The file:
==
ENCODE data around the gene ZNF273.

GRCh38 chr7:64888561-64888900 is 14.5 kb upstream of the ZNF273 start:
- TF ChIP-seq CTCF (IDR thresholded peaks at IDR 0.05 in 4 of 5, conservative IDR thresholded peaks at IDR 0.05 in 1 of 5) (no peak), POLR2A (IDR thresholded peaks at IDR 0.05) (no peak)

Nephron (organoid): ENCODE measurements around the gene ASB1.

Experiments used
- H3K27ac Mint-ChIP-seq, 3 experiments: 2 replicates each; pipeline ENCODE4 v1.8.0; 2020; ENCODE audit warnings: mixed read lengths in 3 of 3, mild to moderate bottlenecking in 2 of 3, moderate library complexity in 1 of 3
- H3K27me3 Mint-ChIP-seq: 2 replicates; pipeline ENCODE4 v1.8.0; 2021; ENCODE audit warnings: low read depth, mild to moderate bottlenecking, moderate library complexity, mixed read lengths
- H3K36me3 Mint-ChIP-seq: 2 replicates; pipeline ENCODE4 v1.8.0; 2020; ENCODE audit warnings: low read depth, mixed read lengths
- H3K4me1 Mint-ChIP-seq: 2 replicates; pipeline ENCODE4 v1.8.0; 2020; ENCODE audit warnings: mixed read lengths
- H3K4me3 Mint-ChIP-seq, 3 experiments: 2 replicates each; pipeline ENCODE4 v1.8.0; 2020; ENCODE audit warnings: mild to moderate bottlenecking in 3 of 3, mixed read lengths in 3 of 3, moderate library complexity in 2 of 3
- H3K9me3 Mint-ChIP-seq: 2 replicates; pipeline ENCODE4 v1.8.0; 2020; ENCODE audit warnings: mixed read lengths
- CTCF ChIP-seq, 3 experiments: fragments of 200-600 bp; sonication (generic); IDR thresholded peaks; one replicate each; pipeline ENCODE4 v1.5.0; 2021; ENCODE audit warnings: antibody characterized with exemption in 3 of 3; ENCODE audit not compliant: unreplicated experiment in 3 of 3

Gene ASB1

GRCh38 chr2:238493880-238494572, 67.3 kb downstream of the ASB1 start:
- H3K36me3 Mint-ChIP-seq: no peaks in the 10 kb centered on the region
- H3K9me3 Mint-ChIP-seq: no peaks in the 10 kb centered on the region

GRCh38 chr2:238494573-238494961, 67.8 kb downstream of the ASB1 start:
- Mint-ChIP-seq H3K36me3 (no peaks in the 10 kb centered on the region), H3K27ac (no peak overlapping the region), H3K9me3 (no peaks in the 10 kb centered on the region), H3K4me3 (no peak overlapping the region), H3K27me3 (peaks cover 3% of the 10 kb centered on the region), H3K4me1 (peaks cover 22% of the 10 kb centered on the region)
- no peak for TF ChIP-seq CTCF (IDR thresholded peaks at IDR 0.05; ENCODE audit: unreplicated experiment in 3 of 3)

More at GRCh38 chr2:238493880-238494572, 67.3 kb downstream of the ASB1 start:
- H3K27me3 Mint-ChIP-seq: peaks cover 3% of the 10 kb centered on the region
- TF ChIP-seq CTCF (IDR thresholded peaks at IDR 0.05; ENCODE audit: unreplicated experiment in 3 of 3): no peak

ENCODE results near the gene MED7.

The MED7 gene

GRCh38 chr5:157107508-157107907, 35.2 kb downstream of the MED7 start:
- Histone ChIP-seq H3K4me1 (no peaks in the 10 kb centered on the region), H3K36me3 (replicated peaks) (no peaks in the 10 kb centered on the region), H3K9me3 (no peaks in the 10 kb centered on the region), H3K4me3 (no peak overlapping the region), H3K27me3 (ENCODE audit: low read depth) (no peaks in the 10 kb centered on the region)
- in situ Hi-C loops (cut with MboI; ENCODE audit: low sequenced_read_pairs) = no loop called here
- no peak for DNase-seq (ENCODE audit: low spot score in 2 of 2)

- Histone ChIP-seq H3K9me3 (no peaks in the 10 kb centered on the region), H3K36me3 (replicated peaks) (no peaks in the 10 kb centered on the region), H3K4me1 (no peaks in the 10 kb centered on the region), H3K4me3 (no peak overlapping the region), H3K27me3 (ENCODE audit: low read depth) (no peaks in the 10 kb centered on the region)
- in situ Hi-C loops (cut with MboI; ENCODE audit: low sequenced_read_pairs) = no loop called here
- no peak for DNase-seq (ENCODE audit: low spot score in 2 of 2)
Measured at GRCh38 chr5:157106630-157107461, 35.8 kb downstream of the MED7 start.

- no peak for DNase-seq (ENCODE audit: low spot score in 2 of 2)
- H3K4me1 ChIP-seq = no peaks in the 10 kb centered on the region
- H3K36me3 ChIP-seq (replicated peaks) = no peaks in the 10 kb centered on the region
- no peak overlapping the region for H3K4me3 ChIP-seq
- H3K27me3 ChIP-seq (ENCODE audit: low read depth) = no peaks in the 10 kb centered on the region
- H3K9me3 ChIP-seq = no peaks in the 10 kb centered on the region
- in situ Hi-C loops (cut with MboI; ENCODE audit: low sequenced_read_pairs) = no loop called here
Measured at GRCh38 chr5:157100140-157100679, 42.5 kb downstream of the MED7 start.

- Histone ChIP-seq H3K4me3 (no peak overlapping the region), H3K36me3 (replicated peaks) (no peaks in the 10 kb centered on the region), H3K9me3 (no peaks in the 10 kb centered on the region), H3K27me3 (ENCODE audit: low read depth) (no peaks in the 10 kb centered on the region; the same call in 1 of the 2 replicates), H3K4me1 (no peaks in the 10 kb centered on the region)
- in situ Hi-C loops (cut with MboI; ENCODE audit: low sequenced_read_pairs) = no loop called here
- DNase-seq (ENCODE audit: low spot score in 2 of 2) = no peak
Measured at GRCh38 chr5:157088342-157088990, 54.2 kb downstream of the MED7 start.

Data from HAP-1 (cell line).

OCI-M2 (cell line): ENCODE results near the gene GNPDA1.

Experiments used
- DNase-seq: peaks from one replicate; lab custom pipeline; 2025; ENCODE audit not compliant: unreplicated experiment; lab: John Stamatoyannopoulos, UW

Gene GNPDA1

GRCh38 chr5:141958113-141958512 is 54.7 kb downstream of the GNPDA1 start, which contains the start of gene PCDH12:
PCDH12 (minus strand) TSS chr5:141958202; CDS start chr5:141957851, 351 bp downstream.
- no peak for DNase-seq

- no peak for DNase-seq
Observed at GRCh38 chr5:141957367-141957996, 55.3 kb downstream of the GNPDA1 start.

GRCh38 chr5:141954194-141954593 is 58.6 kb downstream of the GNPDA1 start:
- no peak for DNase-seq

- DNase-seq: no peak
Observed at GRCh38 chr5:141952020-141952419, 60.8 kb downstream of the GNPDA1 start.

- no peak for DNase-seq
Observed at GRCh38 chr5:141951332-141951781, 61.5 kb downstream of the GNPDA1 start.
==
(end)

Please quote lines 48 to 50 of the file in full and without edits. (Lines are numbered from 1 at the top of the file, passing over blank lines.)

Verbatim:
- DNase-seq: peaks from one replicate; lab custom pipeline; 2025; ENCODE audit not compliant: unreplicated experiment; lab: John Stamatoyannopoulos, UW

Gene GNPDA1

GRCh38 chr5:141958113-141958512 is 54.7 kb downstream of the GNPDA1 start, which contains the start of gene PCDH12: